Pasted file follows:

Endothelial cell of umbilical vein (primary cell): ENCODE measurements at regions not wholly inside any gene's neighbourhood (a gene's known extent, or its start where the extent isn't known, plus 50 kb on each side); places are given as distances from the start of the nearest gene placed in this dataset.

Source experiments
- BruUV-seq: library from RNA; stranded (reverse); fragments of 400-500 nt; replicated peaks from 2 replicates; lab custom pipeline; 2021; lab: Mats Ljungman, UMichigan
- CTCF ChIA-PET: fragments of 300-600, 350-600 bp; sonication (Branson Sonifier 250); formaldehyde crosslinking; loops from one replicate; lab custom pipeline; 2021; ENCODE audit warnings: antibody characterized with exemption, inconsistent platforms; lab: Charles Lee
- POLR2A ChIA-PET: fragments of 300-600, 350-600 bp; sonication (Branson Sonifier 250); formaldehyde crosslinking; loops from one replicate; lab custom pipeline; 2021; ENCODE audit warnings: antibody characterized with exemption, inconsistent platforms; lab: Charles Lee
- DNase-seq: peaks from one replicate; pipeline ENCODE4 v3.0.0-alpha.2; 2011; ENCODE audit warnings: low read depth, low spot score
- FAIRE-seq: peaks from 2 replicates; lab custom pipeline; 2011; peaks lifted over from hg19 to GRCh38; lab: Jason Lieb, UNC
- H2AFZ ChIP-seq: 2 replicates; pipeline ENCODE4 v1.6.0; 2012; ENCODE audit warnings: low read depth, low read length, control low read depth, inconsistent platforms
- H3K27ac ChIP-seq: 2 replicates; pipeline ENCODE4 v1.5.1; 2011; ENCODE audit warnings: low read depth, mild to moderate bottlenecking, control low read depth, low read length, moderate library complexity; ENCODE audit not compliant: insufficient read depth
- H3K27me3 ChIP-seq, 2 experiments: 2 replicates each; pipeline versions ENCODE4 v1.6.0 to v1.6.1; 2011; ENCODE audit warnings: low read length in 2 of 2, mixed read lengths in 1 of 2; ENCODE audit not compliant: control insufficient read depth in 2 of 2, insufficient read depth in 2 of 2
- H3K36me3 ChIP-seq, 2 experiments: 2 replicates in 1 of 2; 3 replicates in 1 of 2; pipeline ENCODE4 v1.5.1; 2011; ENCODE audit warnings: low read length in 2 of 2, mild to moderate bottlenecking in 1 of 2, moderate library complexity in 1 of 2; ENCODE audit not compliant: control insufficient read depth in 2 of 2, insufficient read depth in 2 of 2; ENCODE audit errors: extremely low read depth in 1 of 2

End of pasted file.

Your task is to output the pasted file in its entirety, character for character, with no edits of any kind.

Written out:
Endothelial cell of umbilical vein (primary cell): ENCODE measurements at regions not wholly inside any gene's neighbourhood (a gene's known extent, or its start where the extent isn't known, plus 50 kb on each side); places are given as distances from the start of the nearest gene placed in this dataset.

Source experiments
- BruUV-seq: library from RNA; stranded (reverse); fragments of 400-500 nt; replicated peaks from 2 replicates; lab custom pipeline; 2021; lab: Mats Ljungman, UMichigan
- CTCF ChIA-PET: fragments of 300-600, 350-600 bp; sonication (Branson Sonifier 250); formaldehyde crosslinking; loops from one replicate; lab custom pipeline; 2021; ENCODE audit warnings: antibody characterized with exemption, inconsistent platforms; lab: Charles Lee
- POLR2A ChIA-PET: fragments of 300-600, 350-600 bp; sonication (Branson Sonifier 250); formaldehyde crosslinking; loops from one replicate; lab custom pipeline; 2021; ENCODE audit warnings: antibody characterized with exemption, inconsistent platforms; lab: Charles Lee
- DNase-seq: peaks from one replicate; pipeline ENCODE4 v3.0.0-alpha.2; 2011; ENCODE audit warnings: low read depth, low spot score
- FAIRE-seq: peaks from 2 replicates; lab custom pipeline; 2011; peaks lifted over from hg19 to GRCh38; lab: Jason Lieb, UNC
- H2AFZ ChIP-seq: 2 replicates; pipeline ENCODE4 v1.6.0; 2012; ENCODE audit warnings: low read depth, low read length, control low read depth, inconsistent platforms
- H3K27ac ChIP-seq: 2 replicates; pipeline ENCODE4 v1.5.1; 2011; ENCODE audit warnings: low read depth, mild to moderate bottlenecking, control low read depth, low read length, moderate library complexity; ENCODE audit not compliant: insufficient read depth
- H3K27me3 ChIP-seq, 2 experiments: 2 replicates each; pipeline versions ENCODE4 v1.6.0 to v1.6.1; 2011; ENCODE audit warnings: low read length in 2 of 2, mixed read lengths in 1 of 2; ENCODE audit not compliant: control insufficient read depth in 2 of 2, insufficient read depth in 2 of 2
- H3K36me3 ChIP-seq, 2 experiments: 2 replicates in 1 of 2; 3 replicates in 1 of 2; pipeline ENCODE4 v1.5.1; 2011; ENCODE audit warnings: low read length in 2 of 2, mild to moderate bottlenecking in 1 of 2, moderate library complexity in 1 of 2; ENCODE audit not compliant: control insufficient read depth in 2 of 2, insufficient read depth in 2 of 2; ENCODE audit errors: extremely low read depth in 1 of 2